Game changer: Saudis take decisive step to halt plummeting oil prices with major output cut

“Saudi Arabia Announces Significant Production Cuts to Stabilize Oil Market Amidst Looming Supply Glut”
Game changer: Saudis take decisive step to halt plummeting oil prices with major output cut

Saudi Arabia has announced deep production cuts for July as part of a broader output-limiting Opec+ deal to combat flagging crude prices and a looming supply glut. Riyadh will cut one million barrels per day, and the cut could be extended beyond July if deemed necessary, according to Prince Abdulaziz, the Saudi energy minister. β€œThis is a Saudi lollipop,” he said. Opec+ groups the Organisation of the Petroleum Exporting Countries and allies led by Russia, and has agreed to reduce overall production targets from 2024 by a further total of 1.4 million barrels per day. However, the group has lowered the targets for Nigeria, Angola, and Russia to bring them in line with their actual current production levels. By contrast, the United Arab Emirates has been allowed to raise output.

Opec+ pumps around 40% of the world’s crude, meaning its policy decisions can have a significant impact on oil prices. The group has already implemented a cut of two million barrels per day agreed last year, which amounted to 2% of global demand. In April, Opec+ agreed to a surprise voluntary cut of 1.6 million barrels daily, which took effect in May and will continue until the end of 2023. Saudi Arabia has said it will extend its portion of voluntary cuts. The April announcement helped to drive oil prices about $9 per barrel higher to above $87, but they quickly retreated under pressure from concerns about global economic growth and demand. On Friday, international benchmark Brent crude settled at $76 a barrel.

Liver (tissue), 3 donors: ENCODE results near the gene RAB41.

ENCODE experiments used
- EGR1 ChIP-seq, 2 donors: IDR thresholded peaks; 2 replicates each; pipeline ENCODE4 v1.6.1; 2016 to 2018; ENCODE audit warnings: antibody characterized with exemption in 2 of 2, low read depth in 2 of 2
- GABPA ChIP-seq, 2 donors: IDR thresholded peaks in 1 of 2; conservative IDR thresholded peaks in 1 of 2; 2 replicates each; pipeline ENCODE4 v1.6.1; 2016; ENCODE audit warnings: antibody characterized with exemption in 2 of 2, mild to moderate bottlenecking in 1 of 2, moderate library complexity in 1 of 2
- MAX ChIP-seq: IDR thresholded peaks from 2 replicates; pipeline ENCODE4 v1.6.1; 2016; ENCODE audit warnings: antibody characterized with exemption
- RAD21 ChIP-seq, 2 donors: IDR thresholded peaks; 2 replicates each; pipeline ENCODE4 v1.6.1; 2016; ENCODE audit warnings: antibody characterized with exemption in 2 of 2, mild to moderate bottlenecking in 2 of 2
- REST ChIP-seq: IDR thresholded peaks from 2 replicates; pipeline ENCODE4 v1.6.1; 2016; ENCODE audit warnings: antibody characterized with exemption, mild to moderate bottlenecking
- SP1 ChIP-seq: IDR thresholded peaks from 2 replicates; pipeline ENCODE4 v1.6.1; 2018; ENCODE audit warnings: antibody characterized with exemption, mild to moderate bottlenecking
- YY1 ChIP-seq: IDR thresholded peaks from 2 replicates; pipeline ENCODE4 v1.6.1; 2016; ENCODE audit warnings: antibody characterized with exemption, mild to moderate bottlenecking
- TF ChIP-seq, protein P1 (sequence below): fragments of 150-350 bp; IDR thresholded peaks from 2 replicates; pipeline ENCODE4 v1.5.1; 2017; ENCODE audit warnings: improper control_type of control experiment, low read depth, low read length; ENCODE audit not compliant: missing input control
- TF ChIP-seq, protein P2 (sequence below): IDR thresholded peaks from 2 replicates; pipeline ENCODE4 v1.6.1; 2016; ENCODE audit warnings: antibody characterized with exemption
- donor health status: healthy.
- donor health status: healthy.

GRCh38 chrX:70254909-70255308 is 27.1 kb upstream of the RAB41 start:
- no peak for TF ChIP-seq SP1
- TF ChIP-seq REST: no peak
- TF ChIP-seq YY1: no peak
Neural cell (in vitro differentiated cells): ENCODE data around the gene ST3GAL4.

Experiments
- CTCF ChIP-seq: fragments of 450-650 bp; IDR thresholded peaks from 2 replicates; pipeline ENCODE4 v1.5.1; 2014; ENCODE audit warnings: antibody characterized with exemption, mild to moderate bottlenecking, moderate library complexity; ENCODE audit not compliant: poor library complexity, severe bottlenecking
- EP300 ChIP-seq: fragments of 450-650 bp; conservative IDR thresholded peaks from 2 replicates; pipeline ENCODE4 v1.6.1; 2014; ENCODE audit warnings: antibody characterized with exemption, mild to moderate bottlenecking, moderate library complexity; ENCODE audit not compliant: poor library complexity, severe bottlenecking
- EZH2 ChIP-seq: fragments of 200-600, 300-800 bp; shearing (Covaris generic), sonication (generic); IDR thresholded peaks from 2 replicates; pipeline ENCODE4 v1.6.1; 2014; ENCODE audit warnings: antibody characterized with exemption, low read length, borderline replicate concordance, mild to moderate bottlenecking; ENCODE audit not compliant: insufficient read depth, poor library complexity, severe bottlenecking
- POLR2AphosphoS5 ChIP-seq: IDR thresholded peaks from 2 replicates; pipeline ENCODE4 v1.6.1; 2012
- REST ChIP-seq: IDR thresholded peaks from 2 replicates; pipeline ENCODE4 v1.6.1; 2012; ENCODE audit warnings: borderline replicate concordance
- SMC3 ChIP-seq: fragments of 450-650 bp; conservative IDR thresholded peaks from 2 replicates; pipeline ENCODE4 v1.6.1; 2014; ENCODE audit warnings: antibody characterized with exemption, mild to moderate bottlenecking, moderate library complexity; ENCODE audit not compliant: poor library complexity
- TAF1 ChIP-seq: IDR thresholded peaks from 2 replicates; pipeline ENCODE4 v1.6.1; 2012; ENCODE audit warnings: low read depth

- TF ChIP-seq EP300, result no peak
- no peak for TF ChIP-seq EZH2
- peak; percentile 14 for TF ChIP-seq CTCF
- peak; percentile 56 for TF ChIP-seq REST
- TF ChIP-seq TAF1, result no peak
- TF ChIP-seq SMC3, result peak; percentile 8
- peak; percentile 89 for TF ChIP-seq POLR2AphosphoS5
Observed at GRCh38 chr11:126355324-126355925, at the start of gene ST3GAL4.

Western nations have accused Opec of manipulating oil prices and undermining the global economy through high energy costs. The West has also accused Opec of siding with Russia despite Western sanctions over the invasion of Ukraine. However, Opec insiders have said the West’s money-printing over the last decade has driven inflation and forced oil-producing nations to act to maintain the value of their main export. Asian countries such as China and India have bought the greatest share of Russian oil exports and refused to join Western sanctions.

The latest cuts come as the global economy recovers from the Covid-19 pandemic, and demand for oil is expected to rise. However, the resurgence of Covid-19 in some parts of the world, such as India, has raised concerns about the pace of the global economic recovery. The cuts are expected to help stabilise crude prices and prevent a supply glut. The International Energy Agency has warned that the market could face a surplus of oil in the second half of this year if Opec+ does not maintain its production cuts.

The cuts have also raised concerns about the impact on oil-producing countries’ economies, particularly those that rely heavily on oil exports. The cuts could lead to reduced government revenues, job losses, and social unrest. However, some countries, such as Saudi Arabia, have diversified their economies to reduce their reliance on oil exports.

The Opec+ deal has been praised by some analysts for helping to stabilise oil prices and prevent a supply glut. However, others have criticised the group for manipulating oil prices and undermining the global economy. The group has also faced criticism for its lack of transparency and accountability. Some analysts have called for greater transparency and accountability from Opec+ to ensure that its decisions are fair and equitable. Others have called for the group to be disbanded altogether and for a new global energy governance system to be established.

The future of the global energy market is uncertain, with many factors, such as technological advances, climate change, and geopolitical tensions, influencing the demand for and supply of oil. However, one thing is clear: the global energy market is in a state of flux, and Opec+ will play a crucial role in shaping its future. The group will need to balance the interests of oil-producing countries with those of oil-consuming countries and ensure that its decisions are fair and equitable for all.